20 January 2017 | 2 °C

The Crowd as a Computer

By sizemore Last edited 141 months ago
The Crowd as a Computer
algomantra.jpg

Friday sees the launch of Algomantra 2005 - a 3-day collective experiment into urban research, social gaming and visual arts that Londonist will be taking part in. The Algomantra festival is the brainchild of Bombay based writer Rohit Gupta and while most of the action will unfold in India this weekend, the event will also be taking place in the US, Finland and here in the UK.

Algomantra is an open source festival that revolves around three events over three days while the participants are under a 58 hour vow of silence. That's the tough part for us - we'll be wandering around like Holly Hunter in The Piano giving post-it notes to bemused barmen with the hastily scribbled words "Newcastle Brown please"...

Friday sees the Organic Poetry segment of the weekend. The press release for the Bombay set action reads:

The festival will begin by transforming the wall of a popular Bombay night spot into a large collective experimental artwork. Every participant and audience member will have the chance to contribute words to a two-dimensional organic poem, growing like a virus

We wish we were that organised in London. In an unlikely series of events we'll be gagged and trying to create art while in the company of vampires. It's going to be a long weekend...

Saturday is Algoyatra:

The participants will then be given a computer program with basic instructions on how to move through an area in the city. As this programme mechanically guides the participants in random patters, the familiar areas of the city will become uncanny and surprising. At certain specific locations, sets of actions will be provided. Through this new subjective maps will be drawn, illuminating the streets of Bombay in unfamiliar ways. The data from this experiment will be used for an interactive art installation about the city that will also be available online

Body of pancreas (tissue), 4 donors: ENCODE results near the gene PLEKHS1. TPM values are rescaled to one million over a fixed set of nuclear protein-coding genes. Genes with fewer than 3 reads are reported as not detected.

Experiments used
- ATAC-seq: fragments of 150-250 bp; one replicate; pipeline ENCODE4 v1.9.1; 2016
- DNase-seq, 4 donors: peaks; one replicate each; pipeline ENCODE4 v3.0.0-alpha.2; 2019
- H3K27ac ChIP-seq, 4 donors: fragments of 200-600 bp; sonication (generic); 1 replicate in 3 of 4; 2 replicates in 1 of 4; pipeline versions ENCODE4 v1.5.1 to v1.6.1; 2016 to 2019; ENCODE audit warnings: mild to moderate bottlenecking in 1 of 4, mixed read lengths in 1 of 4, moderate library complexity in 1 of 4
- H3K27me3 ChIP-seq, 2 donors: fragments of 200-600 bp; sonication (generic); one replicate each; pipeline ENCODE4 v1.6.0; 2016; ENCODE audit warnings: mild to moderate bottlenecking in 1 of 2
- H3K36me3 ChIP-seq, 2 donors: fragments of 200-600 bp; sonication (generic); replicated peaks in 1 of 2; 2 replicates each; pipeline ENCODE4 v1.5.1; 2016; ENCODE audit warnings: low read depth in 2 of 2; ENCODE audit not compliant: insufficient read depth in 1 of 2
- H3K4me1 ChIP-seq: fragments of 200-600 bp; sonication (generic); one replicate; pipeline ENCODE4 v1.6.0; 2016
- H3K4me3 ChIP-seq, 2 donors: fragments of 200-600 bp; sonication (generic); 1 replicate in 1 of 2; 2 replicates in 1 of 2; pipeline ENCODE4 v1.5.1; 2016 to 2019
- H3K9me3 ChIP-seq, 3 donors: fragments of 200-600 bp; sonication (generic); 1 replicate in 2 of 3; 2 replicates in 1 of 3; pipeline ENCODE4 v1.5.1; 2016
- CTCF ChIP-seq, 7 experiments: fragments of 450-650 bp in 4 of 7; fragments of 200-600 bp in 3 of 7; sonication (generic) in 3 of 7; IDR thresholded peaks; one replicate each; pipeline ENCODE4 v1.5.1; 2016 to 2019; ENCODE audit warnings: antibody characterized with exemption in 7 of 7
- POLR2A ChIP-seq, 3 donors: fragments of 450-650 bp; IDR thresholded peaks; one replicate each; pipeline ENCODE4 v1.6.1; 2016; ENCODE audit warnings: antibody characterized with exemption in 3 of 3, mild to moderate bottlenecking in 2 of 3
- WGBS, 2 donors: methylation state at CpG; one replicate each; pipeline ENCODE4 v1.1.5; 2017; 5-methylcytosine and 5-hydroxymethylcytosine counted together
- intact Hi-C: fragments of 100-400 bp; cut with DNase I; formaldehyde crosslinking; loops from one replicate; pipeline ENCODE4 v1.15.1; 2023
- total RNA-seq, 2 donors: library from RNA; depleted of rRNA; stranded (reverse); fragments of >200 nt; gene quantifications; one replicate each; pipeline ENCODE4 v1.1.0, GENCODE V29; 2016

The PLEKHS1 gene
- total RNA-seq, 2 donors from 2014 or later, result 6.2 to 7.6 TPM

Depending which parts of London we get thrown into by the computer will determine whether we survive to go through to the next part. We are so getting beaten up.

Sunday is Algokreeda:

On the last and final day, and perhaps in the most challenging of all the games, participants will engage in an experiment to test the formation and spread of rumor. In a city like Bombay, this experiment will take on interesting dimensions as there is always a tension between rumor and truth. This game will take place on a large area on which a grid is going to be drawn. Participants will be given fragments of a message as they move on the grid according to pre-generated patterns. As the rumor spreads by participants meeting randomly on the grid, a complete message will gradually evolve. This message, once decoded by the participants, signals the end of a round. The data gathered here will be available for future researchers and media houses in order to test how information spreads in a crowd

If there's one thing that Londonist is good at then it's spreading rumours...

More details can be found here while updates over the weekend should appear here.

algomantra2.jpg

If all this sounds a bit mad then remember that Rohit is the guy who created The Great Mahakali Write-A-Thalon in which participants attempt to write a novel in a single weekend. If Londonist survives Algomantra intact then we'll once again be giving the novel writing a go. We have a personal best of 15,000 words to beat and will be posting details of that madness closer to the time. That's the weekend where we end up looking like Harvey Keitel's character from The Piano instead...

Last Updated 27 April 2005